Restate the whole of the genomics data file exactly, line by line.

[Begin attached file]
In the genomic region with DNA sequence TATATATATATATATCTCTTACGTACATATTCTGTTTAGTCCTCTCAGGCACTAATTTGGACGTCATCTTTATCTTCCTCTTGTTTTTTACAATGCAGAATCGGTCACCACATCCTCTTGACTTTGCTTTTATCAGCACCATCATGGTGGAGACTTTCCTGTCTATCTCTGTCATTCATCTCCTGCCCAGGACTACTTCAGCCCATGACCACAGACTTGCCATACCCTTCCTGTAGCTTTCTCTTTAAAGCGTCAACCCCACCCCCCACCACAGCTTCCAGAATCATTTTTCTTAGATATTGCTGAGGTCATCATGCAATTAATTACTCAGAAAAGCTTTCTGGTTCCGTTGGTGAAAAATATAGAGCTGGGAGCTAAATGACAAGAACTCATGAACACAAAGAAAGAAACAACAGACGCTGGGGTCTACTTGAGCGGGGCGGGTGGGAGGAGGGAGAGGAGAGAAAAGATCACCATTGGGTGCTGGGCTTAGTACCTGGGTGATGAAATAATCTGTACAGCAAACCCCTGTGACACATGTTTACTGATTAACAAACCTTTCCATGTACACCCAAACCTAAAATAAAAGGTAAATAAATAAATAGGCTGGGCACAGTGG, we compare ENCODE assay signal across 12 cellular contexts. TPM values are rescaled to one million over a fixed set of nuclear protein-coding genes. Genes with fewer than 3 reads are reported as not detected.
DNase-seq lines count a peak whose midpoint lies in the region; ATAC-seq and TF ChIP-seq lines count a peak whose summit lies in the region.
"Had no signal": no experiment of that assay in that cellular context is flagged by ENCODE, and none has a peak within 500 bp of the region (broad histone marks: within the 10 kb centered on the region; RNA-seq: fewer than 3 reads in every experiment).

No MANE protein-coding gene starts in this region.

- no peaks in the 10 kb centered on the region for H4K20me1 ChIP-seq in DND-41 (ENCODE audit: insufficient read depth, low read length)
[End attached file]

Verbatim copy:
In the genomic region with DNA sequence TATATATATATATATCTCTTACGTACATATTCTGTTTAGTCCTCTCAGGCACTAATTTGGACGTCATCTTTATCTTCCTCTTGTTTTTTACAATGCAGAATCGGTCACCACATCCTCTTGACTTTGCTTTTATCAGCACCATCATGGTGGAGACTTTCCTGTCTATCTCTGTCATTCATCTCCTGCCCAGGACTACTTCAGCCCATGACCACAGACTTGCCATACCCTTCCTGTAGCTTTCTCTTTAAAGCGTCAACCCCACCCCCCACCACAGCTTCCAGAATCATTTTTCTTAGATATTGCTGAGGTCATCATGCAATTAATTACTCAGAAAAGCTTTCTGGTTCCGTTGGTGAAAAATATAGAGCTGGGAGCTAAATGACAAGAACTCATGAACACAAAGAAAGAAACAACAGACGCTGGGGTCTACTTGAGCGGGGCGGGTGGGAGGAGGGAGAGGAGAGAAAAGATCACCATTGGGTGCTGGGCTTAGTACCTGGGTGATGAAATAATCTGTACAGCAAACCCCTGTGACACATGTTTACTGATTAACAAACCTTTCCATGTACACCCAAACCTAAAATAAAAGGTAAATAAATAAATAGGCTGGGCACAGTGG, we compare ENCODE assay signal across 12 cellular contexts. TPM values are rescaled to one million over a fixed set of nuclear protein-coding genes. Genes with fewer than 3 reads are reported as not detected.
DNase-seq lines count a peak whose midpoint lies in the region; ATAC-seq and TF ChIP-seq lines count a peak whose summit lies in the region.
"Had no signal": no experiment of that assay in that cellular context is flagged by ENCODE, and none has a peak within 500 bp of the region (broad histone marks: within the 10 kb centered on the region; RNA-seq: fewer than 3 reads in every experiment).

No MANE protein-coding gene starts in this region.

- no peaks in the 10 kb centered on the region for H4K20me1 ChIP-seq in DND-41 (ENCODE audit: insufficient read depth, low read length)